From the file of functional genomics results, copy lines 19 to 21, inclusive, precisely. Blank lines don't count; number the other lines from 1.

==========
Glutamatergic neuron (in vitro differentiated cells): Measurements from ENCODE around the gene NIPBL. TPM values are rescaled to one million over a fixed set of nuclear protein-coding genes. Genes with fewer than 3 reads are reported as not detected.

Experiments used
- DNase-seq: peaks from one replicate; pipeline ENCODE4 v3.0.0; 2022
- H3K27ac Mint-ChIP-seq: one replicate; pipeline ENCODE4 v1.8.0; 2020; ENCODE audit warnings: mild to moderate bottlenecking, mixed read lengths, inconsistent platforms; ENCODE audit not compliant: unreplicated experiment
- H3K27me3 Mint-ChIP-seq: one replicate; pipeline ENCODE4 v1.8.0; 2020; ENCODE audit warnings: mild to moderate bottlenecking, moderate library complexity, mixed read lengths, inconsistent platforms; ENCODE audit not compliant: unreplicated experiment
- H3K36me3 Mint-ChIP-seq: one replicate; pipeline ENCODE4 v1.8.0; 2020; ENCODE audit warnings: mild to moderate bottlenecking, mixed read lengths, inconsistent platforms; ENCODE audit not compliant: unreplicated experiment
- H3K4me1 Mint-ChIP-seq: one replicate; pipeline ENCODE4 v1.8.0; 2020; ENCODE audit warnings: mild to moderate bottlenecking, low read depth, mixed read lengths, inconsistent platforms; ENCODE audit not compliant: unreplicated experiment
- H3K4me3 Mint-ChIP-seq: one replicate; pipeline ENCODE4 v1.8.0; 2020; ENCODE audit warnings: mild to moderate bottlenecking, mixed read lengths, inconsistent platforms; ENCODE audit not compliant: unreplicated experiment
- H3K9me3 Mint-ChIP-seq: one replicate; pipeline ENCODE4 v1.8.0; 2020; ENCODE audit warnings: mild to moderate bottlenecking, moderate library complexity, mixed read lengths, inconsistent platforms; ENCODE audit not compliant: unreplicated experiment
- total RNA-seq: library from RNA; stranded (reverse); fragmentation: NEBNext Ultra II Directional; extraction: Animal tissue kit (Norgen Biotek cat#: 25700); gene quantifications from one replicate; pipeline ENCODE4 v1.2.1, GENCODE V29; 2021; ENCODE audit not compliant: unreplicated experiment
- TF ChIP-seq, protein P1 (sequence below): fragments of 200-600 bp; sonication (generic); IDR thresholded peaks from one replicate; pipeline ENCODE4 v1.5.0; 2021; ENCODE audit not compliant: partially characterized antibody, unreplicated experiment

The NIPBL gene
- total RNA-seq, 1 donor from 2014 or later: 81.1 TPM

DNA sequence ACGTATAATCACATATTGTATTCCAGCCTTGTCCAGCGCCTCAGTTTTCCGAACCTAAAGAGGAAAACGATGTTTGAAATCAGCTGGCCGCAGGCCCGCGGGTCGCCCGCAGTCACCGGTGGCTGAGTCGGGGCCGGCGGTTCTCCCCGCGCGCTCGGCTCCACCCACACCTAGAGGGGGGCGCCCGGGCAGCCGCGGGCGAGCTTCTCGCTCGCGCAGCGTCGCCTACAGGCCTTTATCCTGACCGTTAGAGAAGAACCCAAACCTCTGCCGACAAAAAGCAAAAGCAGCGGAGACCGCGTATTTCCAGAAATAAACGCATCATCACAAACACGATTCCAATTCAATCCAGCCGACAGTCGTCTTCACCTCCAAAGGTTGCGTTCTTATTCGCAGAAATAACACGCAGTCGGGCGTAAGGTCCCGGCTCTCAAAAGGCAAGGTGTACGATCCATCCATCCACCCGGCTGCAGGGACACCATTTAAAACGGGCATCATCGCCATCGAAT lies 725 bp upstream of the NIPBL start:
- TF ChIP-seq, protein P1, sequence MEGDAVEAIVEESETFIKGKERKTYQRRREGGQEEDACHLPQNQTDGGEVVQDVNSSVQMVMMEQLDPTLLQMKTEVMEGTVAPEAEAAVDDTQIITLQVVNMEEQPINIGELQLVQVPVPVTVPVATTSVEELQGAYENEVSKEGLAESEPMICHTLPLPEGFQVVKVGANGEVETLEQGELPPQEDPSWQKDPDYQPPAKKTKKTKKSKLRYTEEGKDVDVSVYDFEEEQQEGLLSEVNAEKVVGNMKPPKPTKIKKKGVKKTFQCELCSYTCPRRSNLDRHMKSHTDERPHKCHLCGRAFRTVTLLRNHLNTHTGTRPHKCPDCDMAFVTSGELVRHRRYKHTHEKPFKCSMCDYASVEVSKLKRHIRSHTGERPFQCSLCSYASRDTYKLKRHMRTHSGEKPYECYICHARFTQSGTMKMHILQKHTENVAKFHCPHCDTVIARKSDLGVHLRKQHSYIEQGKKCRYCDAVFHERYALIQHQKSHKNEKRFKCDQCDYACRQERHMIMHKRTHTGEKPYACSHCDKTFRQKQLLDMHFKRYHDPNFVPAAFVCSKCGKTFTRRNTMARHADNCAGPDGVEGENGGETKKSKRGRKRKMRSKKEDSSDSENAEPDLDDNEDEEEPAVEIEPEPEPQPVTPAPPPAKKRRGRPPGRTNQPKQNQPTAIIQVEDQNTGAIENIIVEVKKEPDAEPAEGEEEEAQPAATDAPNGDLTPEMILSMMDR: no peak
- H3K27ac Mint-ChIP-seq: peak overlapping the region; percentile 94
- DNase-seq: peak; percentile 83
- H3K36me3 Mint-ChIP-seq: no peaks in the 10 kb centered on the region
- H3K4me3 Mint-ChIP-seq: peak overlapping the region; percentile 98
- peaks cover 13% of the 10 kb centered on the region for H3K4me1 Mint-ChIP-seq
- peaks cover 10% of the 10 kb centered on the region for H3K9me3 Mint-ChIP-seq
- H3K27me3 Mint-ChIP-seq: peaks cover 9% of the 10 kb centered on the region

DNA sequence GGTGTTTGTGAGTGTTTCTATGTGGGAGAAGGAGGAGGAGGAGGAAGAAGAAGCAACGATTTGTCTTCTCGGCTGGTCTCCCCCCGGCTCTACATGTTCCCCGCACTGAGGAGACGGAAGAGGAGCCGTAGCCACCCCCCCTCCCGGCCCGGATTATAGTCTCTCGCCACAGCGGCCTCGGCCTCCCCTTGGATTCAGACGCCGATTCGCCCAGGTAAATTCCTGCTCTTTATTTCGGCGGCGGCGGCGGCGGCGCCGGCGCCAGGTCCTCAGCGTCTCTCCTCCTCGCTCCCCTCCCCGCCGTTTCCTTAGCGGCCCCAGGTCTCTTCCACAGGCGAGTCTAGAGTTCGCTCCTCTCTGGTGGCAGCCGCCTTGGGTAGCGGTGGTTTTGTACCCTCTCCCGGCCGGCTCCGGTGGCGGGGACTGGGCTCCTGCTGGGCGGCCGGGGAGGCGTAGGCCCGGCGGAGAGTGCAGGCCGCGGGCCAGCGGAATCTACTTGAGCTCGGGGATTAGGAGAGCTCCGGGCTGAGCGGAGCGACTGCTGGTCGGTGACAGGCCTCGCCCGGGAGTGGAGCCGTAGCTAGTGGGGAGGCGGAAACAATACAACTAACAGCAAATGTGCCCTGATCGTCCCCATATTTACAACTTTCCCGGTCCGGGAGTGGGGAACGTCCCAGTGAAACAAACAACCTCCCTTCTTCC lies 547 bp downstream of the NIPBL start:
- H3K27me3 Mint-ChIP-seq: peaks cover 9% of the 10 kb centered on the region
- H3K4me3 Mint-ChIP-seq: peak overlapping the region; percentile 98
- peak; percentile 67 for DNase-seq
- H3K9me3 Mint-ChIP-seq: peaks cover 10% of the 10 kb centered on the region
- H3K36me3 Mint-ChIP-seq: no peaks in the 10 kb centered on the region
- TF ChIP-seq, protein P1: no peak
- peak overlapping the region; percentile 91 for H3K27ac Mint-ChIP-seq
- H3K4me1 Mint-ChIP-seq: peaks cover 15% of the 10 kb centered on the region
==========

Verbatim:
- H3K4me3 Mint-ChIP-seq: peak overlapping the region; percentile 98
- peaks cover 13% of the 10 kb centered on the region for H3K4me1 Mint-ChIP-seq
- peaks cover 10% of the 10 kb centered on the region for H3K9me3 Mint-ChIP-seq